I wrote this review for the Wheeler Centre when Liquid Nitrogen was shortlisted for the 2014 Victorian Premier's Awards. It's sort of old now, but it came back to me during a brief exchange with Charlotte Wood and I decided to place it here, for posterity, and because, as Charlotte said on my recommendation that she read Jennifer Maiden's work:
@eglantinescake I shall, thankyou. Poetry is the best at times like these. Xxx— Charlotte Wood (@charlottewoodau) November 14, 2016
Review of Liquid Nitrogen
Cross posted from The Wheeler Centre
This morning it was just me and my daughters at the kitchen table. They were filling in their lunch orders. The conversation turned to Julia Gillard, as it sometimes does. My daughters, like the rest of us genetically inclined to the Left, struggle to understand the unravelling narrative of politics of the last few years. For the first time, I showed them Gillard’s misogyny speech on YouTube. Then we watched Rudd’s apology to the Stolen Generation.
The immediacy and intimacy that technology has brought to politics reverberates in Jennifer Maiden’s astonishing collection, Liquid Nitrogen. The personal is political, but for Maiden the political is personal; she draws us into the lounge room of politics. Maiden unstrands the individuals from the state.
She returns to a motif she’s employed before, presumably inspired by Hillary Clinton’s confession that she ‘communes’ with Eleanor Roosevelt. She summons other political leaders and their ‘guiding spirits’ - Rudd and Dietrich Bonhoeffer, Gillard and Aneurin (Nye) Bevan, Bob Carr and Robert Byrd.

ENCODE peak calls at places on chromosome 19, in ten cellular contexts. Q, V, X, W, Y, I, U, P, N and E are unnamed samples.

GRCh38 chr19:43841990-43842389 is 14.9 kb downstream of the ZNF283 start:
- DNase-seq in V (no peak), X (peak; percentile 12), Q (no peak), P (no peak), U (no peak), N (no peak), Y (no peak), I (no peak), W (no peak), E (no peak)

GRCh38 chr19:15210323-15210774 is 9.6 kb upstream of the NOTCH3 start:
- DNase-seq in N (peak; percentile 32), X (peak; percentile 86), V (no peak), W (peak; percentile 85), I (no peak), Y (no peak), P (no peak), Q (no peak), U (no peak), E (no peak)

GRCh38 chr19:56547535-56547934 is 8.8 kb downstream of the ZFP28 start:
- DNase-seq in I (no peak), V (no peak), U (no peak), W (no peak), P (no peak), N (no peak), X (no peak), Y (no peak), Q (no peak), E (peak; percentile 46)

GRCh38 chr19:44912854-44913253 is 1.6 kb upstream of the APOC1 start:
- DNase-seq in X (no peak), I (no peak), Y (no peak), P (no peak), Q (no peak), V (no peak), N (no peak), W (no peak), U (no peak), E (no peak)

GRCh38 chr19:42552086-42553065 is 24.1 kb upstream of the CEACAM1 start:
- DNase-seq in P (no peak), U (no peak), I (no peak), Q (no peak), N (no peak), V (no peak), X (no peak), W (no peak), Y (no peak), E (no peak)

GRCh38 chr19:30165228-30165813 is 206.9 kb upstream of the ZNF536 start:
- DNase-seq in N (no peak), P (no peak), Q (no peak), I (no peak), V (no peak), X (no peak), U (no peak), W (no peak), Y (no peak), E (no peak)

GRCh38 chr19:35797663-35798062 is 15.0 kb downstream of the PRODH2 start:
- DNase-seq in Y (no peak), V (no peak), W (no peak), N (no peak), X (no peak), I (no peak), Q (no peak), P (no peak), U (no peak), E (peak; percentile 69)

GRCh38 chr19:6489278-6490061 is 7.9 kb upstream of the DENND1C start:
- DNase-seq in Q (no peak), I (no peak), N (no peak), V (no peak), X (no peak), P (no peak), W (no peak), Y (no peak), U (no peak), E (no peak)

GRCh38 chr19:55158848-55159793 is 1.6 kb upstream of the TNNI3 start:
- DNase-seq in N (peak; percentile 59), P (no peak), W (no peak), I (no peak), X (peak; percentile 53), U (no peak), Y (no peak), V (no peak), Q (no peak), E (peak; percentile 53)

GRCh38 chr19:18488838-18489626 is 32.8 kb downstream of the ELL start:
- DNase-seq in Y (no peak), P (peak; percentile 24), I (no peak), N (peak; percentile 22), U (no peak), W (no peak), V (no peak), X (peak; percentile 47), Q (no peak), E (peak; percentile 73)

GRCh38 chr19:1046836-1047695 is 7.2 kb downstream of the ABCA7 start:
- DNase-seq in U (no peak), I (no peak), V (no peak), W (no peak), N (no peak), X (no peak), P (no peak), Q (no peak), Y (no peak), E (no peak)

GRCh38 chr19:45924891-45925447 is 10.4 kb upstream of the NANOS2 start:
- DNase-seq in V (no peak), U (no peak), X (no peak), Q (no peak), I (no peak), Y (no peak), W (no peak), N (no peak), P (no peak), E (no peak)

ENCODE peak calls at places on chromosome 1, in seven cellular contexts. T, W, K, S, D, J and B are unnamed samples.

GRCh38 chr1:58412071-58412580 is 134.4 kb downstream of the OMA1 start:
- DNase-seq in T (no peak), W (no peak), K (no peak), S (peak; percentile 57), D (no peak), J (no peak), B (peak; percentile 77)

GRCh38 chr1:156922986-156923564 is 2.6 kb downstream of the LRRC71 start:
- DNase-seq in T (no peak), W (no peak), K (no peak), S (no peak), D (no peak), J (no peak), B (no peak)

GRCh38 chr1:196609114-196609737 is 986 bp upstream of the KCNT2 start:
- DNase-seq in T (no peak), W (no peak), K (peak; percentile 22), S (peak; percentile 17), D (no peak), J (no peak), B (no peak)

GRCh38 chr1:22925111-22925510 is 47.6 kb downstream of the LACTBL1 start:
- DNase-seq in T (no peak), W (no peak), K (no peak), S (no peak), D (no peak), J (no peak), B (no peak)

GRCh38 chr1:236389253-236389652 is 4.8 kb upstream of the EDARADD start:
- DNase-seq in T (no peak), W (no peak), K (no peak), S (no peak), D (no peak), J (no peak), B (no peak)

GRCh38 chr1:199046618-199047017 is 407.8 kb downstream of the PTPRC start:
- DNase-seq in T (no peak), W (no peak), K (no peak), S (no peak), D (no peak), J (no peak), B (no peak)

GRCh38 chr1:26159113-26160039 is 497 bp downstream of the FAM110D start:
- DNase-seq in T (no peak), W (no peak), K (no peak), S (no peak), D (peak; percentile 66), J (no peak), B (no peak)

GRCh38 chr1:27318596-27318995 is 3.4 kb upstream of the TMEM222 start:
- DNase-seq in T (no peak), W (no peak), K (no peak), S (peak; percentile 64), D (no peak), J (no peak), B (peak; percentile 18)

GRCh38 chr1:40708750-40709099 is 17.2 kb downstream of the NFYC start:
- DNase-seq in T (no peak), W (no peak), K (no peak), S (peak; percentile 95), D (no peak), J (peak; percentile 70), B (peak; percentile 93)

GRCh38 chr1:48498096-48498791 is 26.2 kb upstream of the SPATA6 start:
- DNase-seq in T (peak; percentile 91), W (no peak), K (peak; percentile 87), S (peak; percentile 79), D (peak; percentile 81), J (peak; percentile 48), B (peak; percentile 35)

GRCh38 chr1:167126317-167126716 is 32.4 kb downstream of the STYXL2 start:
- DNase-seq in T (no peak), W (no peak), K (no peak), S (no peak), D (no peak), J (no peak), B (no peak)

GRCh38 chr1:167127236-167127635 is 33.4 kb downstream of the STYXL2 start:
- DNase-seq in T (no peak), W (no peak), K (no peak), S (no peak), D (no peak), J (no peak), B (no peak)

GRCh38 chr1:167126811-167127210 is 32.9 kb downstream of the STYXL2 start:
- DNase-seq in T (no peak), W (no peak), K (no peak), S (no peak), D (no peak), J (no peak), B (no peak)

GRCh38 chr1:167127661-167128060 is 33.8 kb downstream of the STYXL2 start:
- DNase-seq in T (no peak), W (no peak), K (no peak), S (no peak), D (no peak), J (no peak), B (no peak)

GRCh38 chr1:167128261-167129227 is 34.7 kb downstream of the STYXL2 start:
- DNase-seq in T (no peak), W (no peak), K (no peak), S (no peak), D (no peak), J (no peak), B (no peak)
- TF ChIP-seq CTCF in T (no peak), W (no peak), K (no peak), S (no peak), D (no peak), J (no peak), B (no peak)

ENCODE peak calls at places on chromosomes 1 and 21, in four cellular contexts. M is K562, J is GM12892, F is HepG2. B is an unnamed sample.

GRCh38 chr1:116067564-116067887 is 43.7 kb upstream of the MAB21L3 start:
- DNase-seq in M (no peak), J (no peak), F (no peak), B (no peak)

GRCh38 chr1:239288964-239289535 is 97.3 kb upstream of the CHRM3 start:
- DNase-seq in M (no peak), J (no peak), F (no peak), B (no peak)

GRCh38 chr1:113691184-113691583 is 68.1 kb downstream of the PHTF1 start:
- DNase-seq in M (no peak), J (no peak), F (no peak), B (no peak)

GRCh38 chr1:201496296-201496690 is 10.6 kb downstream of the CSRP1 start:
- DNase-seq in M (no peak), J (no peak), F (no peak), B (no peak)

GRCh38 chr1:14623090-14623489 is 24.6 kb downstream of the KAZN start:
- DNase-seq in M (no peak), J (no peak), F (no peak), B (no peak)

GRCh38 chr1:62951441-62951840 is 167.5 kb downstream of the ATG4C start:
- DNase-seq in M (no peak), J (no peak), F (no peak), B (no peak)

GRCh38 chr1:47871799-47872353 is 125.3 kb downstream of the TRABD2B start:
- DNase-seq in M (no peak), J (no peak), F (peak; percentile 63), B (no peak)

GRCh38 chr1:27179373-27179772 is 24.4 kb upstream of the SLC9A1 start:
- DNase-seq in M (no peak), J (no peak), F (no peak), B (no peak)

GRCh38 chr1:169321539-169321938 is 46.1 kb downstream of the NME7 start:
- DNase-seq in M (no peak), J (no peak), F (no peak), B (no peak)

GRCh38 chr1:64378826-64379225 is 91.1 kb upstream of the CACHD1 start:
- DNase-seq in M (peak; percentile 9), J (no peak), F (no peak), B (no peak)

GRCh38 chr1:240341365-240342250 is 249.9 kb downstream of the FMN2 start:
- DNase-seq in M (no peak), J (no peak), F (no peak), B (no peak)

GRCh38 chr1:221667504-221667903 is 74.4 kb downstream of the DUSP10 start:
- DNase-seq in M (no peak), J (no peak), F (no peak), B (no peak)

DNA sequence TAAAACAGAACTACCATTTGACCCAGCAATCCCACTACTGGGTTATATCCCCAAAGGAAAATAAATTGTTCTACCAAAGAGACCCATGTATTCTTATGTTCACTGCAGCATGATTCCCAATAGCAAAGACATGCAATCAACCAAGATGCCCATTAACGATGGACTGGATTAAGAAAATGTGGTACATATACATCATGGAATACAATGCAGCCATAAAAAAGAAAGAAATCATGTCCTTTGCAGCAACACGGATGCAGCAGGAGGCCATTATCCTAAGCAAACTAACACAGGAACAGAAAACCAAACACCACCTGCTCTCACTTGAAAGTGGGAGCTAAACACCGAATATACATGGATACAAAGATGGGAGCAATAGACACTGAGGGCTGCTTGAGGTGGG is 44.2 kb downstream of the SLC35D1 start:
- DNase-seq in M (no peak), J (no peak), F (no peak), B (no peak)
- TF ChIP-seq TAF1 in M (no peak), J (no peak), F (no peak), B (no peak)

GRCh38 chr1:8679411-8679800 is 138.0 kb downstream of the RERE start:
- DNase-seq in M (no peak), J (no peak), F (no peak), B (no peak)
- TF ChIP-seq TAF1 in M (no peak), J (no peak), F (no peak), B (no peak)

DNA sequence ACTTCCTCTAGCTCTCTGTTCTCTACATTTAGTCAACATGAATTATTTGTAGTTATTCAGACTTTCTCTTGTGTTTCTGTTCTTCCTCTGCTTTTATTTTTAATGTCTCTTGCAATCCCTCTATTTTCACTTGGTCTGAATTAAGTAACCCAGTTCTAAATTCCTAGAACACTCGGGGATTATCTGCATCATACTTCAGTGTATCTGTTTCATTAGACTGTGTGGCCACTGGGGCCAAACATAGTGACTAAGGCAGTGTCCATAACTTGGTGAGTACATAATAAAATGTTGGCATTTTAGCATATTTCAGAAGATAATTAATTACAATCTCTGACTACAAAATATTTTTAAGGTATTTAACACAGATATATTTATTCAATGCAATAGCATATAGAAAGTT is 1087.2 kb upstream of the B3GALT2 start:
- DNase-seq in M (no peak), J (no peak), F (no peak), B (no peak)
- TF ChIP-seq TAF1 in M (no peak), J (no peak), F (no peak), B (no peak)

Basically, she conjures artefacts: Julia Gillard et. al, Maiden’s own fictional characters George Jeffreys and Claire Collins from a previous novel, her adult daughter Katharine, herself, Julian Assange, Florence Nightingale, liquid nitrogen, birds, dogs, the State Emergency Services Current Incidents site… The reader becomes an archaeologist, sifting out these artefacts and recognising the present for what it is: a series of objects, laden with meaning, and knitted together inside a giant web of information. I, for one, relished the project.
Maiden uses the term ‘weaving poem’, and I love this idea of form: a confluence of story, poetic imagery and current affairs, a sort of resting on the boundaries of consciousness, where the logic of story can tip over into the chaos of unfiltered information, so that the end product is not quite a verse novel, and is not quite not a verse novel.
This is poetry very much of its time, an organic, human approach to the world we live in, to the collective consciousness that is the internet, and the deeply individual, personal existence we each lead within this collective.
I have to say, from a purely fan-girlish point of view, my favourite poem is ‘Poor Petal’. I keep thrusting it at people and making them read it. I sit there while they do, part embarrassed, part proud, as if I made it myself. In it, Aneurin Bevan wakes up in Canberra, in Gillard’s lounge room, as she watches herself on the television. Here in the presence of her attending spirit, she is silent.
Her eyes searched his, but she had never yet
spoken with him, acknowledged his return.
He had expected speech but her sad eyes
as grey as baby sparrows emptily
flickered around the room…
…This woman did not converse, her flame
ate her within always. Always. Always
this woman haunted him.’
(Jennifer Maiden ‘Poor Petal’)
Here, to me, Maiden finds the true power of her recurring motif. As I grow older, I find the ambiguity of power in politics depressing. Gillard – in poetry – is a way of exploring the vulnerable body that exists in politics. Her femaleness – like Obama’s blackness – brings the body into play. With the body comes the vulnerabilities of the body, the limitations, sex, death, ambivalent power. ‘Poor Petal’ reverberates with the same resonance as Adrienne Rich’s poem about Marie Curie:
She died a famous woman denying
her wounds came from the same source as her power
(Adrienne Rich, ‘Power’)